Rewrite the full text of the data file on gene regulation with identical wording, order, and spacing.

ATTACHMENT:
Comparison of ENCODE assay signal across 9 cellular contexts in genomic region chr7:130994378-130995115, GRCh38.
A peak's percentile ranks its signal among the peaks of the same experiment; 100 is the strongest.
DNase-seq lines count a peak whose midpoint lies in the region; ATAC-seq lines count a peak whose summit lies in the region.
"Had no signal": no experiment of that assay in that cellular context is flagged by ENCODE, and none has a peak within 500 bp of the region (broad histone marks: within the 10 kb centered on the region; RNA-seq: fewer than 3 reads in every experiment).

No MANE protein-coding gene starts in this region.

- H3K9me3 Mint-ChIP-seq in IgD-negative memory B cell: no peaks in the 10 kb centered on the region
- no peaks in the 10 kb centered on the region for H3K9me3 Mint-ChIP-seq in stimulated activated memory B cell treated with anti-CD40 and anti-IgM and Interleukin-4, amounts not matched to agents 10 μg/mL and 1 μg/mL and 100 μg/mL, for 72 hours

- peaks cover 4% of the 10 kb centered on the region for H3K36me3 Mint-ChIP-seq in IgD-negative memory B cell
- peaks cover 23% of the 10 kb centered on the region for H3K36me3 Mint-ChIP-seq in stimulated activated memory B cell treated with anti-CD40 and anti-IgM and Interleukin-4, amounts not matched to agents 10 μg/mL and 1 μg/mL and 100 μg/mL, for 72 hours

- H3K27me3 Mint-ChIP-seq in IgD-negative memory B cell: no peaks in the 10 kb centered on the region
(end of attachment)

Comparison of ENCODE assay signal across 9 cellular contexts in genomic region chr7:130994378-130995115, GRCh38.
A peak's percentile ranks its signal among the peaks of the same experiment; 100 is the strongest.
DNase-seq lines count a peak whose midpoint lies in the region; ATAC-seq lines count a peak whose summit lies in the region.
"Had no signal": no experiment of that assay in that cellular context is flagged by ENCODE, and none has a peak within 500 bp of the region (broad histone marks: within the 10 kb centered on the region; RNA-seq: fewer than 3 reads in every experiment).

No MANE protein-coding gene starts in this region.

- H3K9me3 Mint-ChIP-seq in IgD-negative memory B cell: no peaks in the 10 kb centered on the region
- no peaks in the 10 kb centered on the region for H3K9me3 Mint-ChIP-seq in stimulated activated memory B cell treated with anti-CD40 and anti-IgM and Interleukin-4, amounts not matched to agents 10 μg/mL and 1 μg/mL and 100 μg/mL, for 72 hours

- peaks cover 4% of the 10 kb centered on the region for H3K36me3 Mint-ChIP-seq in IgD-negative memory B cell
- peaks cover 23% of the 10 kb centered on the region for H3K36me3 Mint-ChIP-seq in stimulated activated memory B cell treated with anti-CD40 and anti-IgM and Interleukin-4, amounts not matched to agents 10 μg/mL and 1 μg/mL and 100 μg/mL, for 72 hours

- H3K27me3 Mint-ChIP-seq in IgD-negative memory B cell: no peaks in the 10 kb centered on the region